Scott Adams: The cartoonist dropped by US newspapers over his racist tirade
Scott Adams’ Dilbert cartoons, which satirise corporate office culture in America, have been dropped by newspapers across the United States after the artist went on a racist rant.
Adams said that Black people are a “hate group” and made comments that seemed to favour segregation on his YouTube show, Coffee with Scott Adams.
But who is the cartoonist and has he had any past controversies? Here’s what we know…
Scott Adams’ background and career
Adams was born in New York in 1957.
His Dilbert comic strip exploded in popularity during the Nineties and reached a worldwide audience.
The cartoons are inspired by Adams’ jobs in various business roles before he became a full-time cartoonist in 1995.
He worked at telephone company Pacific Bell between 1986 and 1995, and the people he met there informed many of his Dilbert characters.
His cartoons were syndicated in 100 newspapers in 1991, but by 1994, this number had grown to 400.
Adams’ cartoons were adapted into a Dilbert TV series, which launched in 1999 and ran for two seasons on UPN. Adams served as executive producer and showrunner, along with Seinfeld writer Larry Charles. The show earned an Emmy in 1999.
In 2015, Adams started writing blog posts predicting that Donald Trump had a 98 per cent chance of winning the presidency based on his persuasion skills.
His articles became so popular that he decided to develop them into a daily video series, Coffee with Scott Adams, where he talks about current affairs, politics, persuasion, and how to be successful.
He is thought to be worth around $70m.
Adams has said in recent years that being vocally supportive of Trump has damaged his career, reducing his income by about 40 per cent and his amount of friends by 75 per cent.
In 2020, Adams claimed on Twitter that the Dilbert TV series was axed years ago because he was white and UPN had decided to shift toward African American viewers.
That same year, he predicted that if Biden were to win the 2020 presidential election, then Republicans would be “hunted”. He said there was a “good chance” they would be “dead within a year”.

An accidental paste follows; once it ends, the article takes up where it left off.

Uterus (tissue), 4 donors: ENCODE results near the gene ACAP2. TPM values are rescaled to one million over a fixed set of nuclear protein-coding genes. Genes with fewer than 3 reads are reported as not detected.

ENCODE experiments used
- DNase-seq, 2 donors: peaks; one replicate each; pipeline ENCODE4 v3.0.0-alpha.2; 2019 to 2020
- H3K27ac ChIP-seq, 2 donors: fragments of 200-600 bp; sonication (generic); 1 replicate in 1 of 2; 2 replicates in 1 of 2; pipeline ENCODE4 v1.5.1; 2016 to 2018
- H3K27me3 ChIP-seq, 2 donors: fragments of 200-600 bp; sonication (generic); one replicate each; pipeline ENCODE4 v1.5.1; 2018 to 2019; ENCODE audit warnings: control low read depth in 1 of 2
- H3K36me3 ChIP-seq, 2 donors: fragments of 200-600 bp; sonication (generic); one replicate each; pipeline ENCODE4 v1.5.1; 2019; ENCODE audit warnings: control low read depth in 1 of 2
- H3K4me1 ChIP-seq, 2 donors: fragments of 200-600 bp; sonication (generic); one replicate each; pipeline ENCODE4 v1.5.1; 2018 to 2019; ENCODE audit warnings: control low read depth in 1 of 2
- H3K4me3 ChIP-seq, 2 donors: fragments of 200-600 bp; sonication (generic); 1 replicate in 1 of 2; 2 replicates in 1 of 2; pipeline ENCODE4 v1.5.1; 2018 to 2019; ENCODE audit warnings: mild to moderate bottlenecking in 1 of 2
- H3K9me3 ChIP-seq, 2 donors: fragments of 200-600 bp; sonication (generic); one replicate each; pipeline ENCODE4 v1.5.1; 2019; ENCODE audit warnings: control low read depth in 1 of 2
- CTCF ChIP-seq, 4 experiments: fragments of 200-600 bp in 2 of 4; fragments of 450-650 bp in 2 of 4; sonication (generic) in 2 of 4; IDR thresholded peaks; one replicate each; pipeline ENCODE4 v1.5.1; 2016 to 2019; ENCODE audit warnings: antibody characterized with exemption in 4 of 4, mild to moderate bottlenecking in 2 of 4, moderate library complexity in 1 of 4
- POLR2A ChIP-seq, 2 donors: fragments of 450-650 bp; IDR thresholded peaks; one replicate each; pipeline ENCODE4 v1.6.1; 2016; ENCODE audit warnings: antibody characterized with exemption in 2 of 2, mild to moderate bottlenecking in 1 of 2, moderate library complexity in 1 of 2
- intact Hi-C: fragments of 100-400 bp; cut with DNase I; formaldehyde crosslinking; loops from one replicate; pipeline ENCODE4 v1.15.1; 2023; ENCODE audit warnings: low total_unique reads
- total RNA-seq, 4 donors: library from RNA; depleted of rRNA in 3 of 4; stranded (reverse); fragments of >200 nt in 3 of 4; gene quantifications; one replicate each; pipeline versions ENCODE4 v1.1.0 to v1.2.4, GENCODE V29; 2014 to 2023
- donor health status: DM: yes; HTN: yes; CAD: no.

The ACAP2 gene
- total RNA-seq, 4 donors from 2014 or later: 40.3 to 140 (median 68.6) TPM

He has also previously compared women asking for equal pay to children demanding candy and has claimed there were “satanic coincidences” in the Joe Biden presidential campaign.
In September 2022, Dilbert was pulled from 77 newspapers after Adams started to incorporate “anti-woke plotlines”, including one about a Black character who identifies as white. His cartoons also mocked the ESG movement (also known as the environmental, social and governance movement).
Reacting to a poll that found that 26 per cent of Black Americans said they disagreed with the phrase “It’s OK to be white”, Adams posted a video in which he said that Black people are a “hate group”.
He announced that he would no longer be helpful to Black people, claiming he had “done it all his life and the only outcome is getting called a racist”. He advised his white fans to “get the f*** away from them as fast as possible”, and made many other racist comments.
The Los Angeles Times, the Washington Post and USA Today-affiliated newspapers retracted the Dilbert comic strip after the remarks.
Cleveland Plain Dealer editor Chris Quinn, in a letter to readers, described Adams’ online comments as “mostly hateful and racist” and said that it was “not a difficult decision” to drop the cartoon.
“It’s a staggering string of statements, all but certain to result in the loss of his livelihood,” the editor wrote. “I hate to quote him at all, but I do so to dissuade responses that this is a ‘cancel culture’ decision.
“No, this is a decision based on the principles of this news organization and the community we serve. We are not a home for those who espouse racism. We certainly do not want to provide them with financial support.”